Man gets 3 years for shootings

With time served, man who wounded 5 may be out within months

Joshua Anton



A Grand Junction man will serve less than half of a three-year prison sentence handed down Thursday in connection with the shooting of five people in 2009.

Joshua Anton, 21, was sentenced by District Judge Brian Flynn to three years in prison consistent with a plea agreement with the Mesa County District Attorney’s Office in which Anton pleaded guilty to single count of menacing with a deadly weapon. Anton was credited with serving 572 days at the Mesa County Jail since his arrest in the Dec. 13, 2009, shooting of five people during a party at a Fruitvale home.

Factoring additional credits awarded by the Colorado Department of Corrections, Anton could be released in a matter of months and may never be sent to a permanent prison facility, Chief Deputy District Attorney Trish Mahre said.

Anton must serve two years of parole upon his release.

“I just kind of wanted to move on with my life,” Anton told the judge, when Anton was asked why he was accepting the deal.

None of the five men who were shot by Anton were in attendance Thursday.

Mahre told the judge several of the victims did not return the DA’s phone calls after a Mesa County jury on May 18 announced it was hung on 29 charges in Anton’s trial, including the most serious charges of first- and second-degree assault. Anton was convicted on two misdemeanor weapons charges.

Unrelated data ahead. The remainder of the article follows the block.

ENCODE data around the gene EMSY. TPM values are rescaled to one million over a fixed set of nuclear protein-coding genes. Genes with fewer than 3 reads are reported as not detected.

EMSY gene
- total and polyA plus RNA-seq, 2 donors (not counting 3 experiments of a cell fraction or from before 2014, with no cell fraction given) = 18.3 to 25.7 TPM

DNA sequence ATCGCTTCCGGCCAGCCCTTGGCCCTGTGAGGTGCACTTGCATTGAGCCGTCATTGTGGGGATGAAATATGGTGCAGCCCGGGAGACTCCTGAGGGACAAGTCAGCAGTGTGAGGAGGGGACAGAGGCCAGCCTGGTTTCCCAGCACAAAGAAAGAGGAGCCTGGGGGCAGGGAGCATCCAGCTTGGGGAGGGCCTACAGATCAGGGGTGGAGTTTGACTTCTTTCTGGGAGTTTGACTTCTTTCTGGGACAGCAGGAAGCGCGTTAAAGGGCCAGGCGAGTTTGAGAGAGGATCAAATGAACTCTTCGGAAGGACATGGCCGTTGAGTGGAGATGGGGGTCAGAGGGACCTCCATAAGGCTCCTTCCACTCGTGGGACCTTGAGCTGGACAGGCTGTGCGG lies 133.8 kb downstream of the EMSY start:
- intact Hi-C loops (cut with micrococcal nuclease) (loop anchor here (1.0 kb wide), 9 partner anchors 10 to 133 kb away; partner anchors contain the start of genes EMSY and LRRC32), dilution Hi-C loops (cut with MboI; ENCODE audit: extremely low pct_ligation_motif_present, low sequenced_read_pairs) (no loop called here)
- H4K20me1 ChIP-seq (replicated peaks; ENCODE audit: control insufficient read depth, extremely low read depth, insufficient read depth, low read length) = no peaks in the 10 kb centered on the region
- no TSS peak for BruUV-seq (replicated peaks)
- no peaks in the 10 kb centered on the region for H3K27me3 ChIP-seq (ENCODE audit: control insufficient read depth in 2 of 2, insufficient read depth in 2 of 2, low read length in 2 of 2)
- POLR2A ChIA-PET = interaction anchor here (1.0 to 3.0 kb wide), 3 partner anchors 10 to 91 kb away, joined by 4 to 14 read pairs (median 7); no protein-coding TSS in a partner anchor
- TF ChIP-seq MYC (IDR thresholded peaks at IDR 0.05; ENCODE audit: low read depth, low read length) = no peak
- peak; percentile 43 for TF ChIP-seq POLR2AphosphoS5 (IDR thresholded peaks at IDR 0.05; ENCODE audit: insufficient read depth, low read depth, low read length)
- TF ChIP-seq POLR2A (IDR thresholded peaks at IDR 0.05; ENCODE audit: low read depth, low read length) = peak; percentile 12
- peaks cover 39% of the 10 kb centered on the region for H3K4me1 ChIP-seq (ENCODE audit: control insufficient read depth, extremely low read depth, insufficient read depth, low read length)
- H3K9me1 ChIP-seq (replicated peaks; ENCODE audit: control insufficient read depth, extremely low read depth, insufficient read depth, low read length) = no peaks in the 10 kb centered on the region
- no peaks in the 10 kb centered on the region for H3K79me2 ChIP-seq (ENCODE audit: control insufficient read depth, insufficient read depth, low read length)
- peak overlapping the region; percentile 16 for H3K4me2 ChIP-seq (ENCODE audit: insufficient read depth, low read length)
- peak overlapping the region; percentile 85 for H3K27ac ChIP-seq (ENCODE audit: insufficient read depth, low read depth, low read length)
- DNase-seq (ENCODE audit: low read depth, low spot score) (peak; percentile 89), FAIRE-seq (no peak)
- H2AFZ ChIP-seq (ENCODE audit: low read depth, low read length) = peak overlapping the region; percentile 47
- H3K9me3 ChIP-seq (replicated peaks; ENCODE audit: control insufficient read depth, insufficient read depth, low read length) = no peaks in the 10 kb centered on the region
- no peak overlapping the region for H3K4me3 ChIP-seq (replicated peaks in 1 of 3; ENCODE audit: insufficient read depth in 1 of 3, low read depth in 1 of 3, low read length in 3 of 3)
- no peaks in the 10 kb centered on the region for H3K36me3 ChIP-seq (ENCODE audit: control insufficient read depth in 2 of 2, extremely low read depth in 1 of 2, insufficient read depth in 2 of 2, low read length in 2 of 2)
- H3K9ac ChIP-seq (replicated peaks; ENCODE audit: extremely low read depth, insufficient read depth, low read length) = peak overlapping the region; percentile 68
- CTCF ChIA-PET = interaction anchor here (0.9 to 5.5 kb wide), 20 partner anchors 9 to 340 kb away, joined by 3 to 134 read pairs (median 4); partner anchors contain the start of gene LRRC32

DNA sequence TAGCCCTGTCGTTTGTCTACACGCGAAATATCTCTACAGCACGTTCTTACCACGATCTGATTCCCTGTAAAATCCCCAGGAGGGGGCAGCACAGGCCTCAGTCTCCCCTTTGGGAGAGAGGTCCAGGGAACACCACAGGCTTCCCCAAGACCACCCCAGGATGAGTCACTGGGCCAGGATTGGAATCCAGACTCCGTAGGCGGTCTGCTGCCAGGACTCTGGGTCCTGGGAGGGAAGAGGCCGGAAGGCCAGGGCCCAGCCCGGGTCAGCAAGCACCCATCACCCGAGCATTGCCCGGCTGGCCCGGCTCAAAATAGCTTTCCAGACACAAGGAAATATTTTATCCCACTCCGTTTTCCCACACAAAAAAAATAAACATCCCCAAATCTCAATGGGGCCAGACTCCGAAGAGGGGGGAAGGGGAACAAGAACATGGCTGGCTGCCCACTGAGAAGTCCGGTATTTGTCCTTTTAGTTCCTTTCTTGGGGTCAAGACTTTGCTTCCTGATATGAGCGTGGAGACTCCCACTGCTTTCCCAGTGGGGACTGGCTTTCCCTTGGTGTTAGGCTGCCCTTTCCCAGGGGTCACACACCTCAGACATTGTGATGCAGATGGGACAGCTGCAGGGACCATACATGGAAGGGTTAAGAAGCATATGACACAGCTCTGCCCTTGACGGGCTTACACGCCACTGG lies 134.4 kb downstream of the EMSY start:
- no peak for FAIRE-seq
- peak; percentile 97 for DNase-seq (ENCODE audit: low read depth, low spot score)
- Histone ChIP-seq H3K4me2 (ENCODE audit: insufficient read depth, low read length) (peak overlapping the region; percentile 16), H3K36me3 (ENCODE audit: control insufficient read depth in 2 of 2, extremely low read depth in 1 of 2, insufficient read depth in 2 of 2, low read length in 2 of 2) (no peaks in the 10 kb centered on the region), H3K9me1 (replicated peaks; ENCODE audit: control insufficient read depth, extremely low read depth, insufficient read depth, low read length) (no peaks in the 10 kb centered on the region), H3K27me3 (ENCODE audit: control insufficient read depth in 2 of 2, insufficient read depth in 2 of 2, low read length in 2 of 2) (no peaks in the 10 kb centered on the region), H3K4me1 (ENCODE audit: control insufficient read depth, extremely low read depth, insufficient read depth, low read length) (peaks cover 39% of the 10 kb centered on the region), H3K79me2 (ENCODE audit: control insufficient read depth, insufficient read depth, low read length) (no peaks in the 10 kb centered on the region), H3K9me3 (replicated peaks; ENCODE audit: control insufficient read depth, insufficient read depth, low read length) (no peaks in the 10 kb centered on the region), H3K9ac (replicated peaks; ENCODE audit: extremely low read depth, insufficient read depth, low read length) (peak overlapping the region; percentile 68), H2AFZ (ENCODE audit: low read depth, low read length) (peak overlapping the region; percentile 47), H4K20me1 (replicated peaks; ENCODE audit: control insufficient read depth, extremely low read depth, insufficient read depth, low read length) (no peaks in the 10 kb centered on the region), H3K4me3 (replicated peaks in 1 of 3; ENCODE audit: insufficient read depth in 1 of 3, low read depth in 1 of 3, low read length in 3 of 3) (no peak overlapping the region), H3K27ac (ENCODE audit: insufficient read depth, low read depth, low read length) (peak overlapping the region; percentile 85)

Prosecutors sought to try the case again, but instead struck a plea agreement in June.

Mahre on Thursday said the agreement “holds him responsible,” in addition to imposing a significant restitution demand. Flynn ordered Anton pay $40,830 to the five wounded men.

Anton’s attorneys argued during the May trial their client shot the five men in self-defense after the five tried to re-enter the front door of a home. Several had been involved in a fight with Anton earlier, they argued. Anton shot four times using a .40-caliber handgun he’d kept in his pants.

“It is the people’s position that was not a reasonable degree of force to respond to that type of threat,” Mahre told the judge.


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